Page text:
Does car sharing help reduce the total number of vehicles?

Abstract

Car sharing has become a non-negligible complement to the existing transportation and is viewed as an environmentally beneficial alternative. In this paper, we develop a game-theoretic model to investigate how the introduction of car sharing has an impact on the market. Our results indicate that car sharing does not always reduce vehicle quantity. Specifically, only when the producing cost and transportation need are below some thresholds and the market size is greater than a threshold, can car sharing decrease the total number of vehicles. Otherwise, the manufacturer can generate a larger profit by increasing its production volume. We also find that the introduction of car sharing always makes the retailer incur loss, but it benefits the manufacturer if the market size is sufficiently large. Finally, our results show that the total number of vehicles does not always increase in sharing service level. In such cases, there is a positive spillover effect: by providing the car-sharing service, the manufacturer generates a larger profit with producing less vehicles, which helps alleviate some urban problems, such as air pollution and congestion.

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Acknowledgements

This work was supported by the National Natural Science Foundation of China (grant number 71371141) and the Fundamental Research Funds for the Central Universities.

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Correspondence to Shiwei Chai.

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Appendix

Appendix

Proof of Proposition 4

To compare \( Q^\mathrm{S} \) and \( d^\mathrm{N} \), we let

$$\begin{aligned} G(t)&=Q^\mathrm{S}(t)-d^\mathrm{N} (t)\nonumber \\&=\frac{n}{4} \left( \left( (1-e)a-\frac{a(2-a)c}{1-a}\right) t - \frac{ac}{(1-a)t} \right. \nonumber \\&\left. \quad +\,\frac{2ac}{1-a}\right) +\frac{a}{1-a} ,\quad t \in (0,1). \end{aligned}$$
(27)

Since \( \partial G(t) / \partial t =\frac{n}{4}[ (1-e)a - \frac{a(2-a)c}{1-a} + \frac{ac}{(1-a)t^2}] \), G(t) increases in t, or first increases in t, then decreases in t. However, \(\lim _{t \rightarrow 0^+} G(t) \rightarrow - \infty \), \( G(1) =\frac{na(1-a(1-e-c))}{4(1-a)}+\frac{a}{1-a} > 0\) , hence G(t) has only one root in (0, 1). We denote this root as \( \bar{t} \). Note that in our model \( t > t_0 \), otherwise no one owns a car in the car-sharing market, so we only care about the interval \( (t_0 , 1) \). If \( t_0 < \bar{t} \), \( Q^\mathrm{S} (t) < d^\mathrm{N} (t) \) in \( (t_0, \bar{t}) \), and \( Q^\mathrm{S} (t) > d^\mathrm{N} (t)\) in \( (\bar{t}, 1) \). If \( t_0 \ge \bar{t} \), \( Q^\mathrm{S} (t) \ge d^\mathrm{N} (t) \) in \( (t_0, 1) \). By checking the value \( G(t_0) \), we have the following conditions:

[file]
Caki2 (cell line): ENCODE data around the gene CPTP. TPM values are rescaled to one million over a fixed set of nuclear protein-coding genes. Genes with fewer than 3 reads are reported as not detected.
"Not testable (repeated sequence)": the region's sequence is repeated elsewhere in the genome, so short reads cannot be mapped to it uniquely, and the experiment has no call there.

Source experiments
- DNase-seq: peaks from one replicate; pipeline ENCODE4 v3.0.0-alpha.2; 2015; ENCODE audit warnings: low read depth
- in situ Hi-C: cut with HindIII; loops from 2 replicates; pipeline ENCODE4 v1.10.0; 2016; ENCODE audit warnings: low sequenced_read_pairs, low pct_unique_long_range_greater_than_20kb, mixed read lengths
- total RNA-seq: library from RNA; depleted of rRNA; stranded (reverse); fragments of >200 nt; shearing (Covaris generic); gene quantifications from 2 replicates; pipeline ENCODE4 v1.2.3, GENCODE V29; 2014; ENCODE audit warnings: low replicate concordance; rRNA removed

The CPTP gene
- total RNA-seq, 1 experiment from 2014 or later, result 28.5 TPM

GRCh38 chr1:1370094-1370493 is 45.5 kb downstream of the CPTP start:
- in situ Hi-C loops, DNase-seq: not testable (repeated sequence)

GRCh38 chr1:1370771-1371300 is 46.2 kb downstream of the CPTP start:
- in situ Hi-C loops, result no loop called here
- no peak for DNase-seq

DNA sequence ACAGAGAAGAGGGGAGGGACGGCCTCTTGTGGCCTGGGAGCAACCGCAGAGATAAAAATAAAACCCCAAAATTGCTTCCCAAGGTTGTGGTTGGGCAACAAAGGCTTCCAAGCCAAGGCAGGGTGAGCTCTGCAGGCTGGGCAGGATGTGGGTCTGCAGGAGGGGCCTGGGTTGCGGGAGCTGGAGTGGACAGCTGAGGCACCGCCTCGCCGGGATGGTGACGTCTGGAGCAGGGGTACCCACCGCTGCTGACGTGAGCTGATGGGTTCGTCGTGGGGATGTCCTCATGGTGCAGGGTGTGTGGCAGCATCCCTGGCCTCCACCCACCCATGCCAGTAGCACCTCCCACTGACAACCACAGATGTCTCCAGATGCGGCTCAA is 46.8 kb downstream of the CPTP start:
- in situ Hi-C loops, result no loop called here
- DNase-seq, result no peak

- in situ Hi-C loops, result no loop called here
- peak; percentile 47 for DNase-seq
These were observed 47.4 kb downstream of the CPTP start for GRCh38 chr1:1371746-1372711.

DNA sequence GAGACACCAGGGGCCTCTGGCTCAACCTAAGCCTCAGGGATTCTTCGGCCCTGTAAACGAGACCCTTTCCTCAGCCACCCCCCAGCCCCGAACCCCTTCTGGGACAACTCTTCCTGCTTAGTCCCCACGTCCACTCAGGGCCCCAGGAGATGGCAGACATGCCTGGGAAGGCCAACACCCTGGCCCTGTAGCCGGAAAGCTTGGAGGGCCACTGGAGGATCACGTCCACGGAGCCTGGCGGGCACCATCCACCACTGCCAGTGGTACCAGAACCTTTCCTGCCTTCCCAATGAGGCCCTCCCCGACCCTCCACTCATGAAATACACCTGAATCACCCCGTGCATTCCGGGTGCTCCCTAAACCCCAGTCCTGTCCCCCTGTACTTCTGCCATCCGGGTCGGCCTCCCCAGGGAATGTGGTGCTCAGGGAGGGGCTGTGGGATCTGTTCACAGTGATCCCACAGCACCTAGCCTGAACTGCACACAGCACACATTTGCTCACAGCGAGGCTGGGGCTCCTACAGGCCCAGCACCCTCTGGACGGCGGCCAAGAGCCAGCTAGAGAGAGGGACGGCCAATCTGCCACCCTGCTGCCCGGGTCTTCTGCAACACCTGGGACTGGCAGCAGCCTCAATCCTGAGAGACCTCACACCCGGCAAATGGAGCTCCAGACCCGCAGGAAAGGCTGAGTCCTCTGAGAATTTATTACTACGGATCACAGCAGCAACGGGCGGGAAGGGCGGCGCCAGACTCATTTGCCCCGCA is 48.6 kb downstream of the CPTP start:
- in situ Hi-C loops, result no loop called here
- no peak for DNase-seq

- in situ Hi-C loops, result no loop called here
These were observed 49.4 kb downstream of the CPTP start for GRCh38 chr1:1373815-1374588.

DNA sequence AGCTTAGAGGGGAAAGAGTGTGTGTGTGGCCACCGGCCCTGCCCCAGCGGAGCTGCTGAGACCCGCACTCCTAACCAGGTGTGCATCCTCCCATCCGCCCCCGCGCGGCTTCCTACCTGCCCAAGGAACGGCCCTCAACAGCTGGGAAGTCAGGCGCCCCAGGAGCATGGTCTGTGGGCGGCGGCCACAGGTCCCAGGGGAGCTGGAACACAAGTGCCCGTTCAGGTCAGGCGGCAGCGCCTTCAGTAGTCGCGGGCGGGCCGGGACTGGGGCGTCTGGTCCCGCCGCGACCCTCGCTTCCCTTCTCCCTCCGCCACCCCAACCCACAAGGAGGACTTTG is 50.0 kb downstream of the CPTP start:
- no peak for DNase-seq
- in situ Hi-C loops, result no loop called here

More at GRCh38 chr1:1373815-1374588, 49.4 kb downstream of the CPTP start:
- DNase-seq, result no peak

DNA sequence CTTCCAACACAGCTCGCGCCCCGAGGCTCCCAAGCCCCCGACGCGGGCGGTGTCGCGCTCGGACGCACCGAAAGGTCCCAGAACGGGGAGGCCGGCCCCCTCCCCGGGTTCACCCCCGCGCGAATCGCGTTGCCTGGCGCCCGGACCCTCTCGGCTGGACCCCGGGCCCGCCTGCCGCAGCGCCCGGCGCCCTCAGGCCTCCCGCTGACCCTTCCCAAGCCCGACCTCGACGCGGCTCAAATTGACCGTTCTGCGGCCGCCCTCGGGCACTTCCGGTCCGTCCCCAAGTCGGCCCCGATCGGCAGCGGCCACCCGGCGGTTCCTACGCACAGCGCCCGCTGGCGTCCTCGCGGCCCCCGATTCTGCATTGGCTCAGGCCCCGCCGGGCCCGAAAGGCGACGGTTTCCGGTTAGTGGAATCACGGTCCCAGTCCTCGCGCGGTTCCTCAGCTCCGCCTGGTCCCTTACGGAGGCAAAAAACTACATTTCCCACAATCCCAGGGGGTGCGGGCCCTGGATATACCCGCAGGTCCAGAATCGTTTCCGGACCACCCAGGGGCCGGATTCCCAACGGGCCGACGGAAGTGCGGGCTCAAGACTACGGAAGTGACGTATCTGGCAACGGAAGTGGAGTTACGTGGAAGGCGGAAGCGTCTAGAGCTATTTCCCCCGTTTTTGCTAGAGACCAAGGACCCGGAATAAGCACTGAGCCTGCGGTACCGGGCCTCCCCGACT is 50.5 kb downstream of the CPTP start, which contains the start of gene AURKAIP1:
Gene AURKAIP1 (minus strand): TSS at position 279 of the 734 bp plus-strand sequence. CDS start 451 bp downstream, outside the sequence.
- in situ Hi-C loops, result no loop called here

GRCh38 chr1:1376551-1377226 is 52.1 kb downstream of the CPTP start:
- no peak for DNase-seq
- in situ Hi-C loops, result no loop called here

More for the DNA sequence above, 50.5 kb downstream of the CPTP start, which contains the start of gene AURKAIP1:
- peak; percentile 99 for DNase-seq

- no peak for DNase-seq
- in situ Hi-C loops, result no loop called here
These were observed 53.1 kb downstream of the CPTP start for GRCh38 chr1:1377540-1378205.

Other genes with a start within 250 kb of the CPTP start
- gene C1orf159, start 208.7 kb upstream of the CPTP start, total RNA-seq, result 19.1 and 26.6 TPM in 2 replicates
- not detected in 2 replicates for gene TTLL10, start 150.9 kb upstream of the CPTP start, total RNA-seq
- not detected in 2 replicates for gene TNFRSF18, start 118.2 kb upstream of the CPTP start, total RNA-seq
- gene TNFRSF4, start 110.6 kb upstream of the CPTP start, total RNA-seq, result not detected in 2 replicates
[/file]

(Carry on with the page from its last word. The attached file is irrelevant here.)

When \( G(t_0) <0\), we have

$$\begin{aligned}&c^2 - \left( \frac{(3-2a)(1-e)}{2-a} + \frac{4a}{n(1-a)(2-a)}\right) c\nonumber \\&\quad +\,\frac{1-e}{2-a}\left( (1-e)(1-a)-\frac{4}{n}\right) > 0 . \end{aligned}$$
(28)

When \( G(t_0) \ge 0\), we have

$$\begin{aligned}&c^2 - \left( \frac{(3-2a)(1-e)}{2-a} + \frac{4a}{n(1-a)(2-a)}\right) c\nonumber \\&\quad +\,\frac{1-e}{2-a}\left( (1-e)(1-a)-\frac{4}{n}\right) \le 0 , \end{aligned}$$
(29)

in which \( Q^\mathrm{S} \) is always larger than or equal to \( d^\mathrm{N} \).

Let

$$\begin{aligned} K(c)&=c^2 - \left( \frac{(3-2a)(1-e)}{2-a} + \frac{4a}{n(1-a)(2-a)}\right) c\nonumber \\&\quad +\,\frac{1-e}{2-a}\left( (1-e)(1-a)-\frac{4}{n}\right) . \end{aligned}$$
(30)

K(c) is a quadratic function which first decreases then increases in c. The discriminant \(\varDelta = [\frac{(3-2a)(1-e)}{2-a} + \frac{4a}{n(1-a)(2-a)}]^2 - \frac{4(1-e)}{2-a}[(1-e)(1-a)-\frac{4}{n}]= \frac{(1-e)^2}{(2-a)^2}+\frac{16a^2}{n^2(1-a)^2(2-a)^2}+\frac{8a(3-2a)(1-e)}{(2-a)^2(1-a)n} + \frac{16(1-e)}{(2-a)n} > 0\), so K(c) has two roots \( c_1 \) and \( c_2 \) (we assume \( c_1 < c_2\)). Since \(0< c< 1-e \), and \( K(1-e)=- \frac{4(1-e)}{n(2-a)(1-a)} <0 \). We have \( c_2 > 1-e \).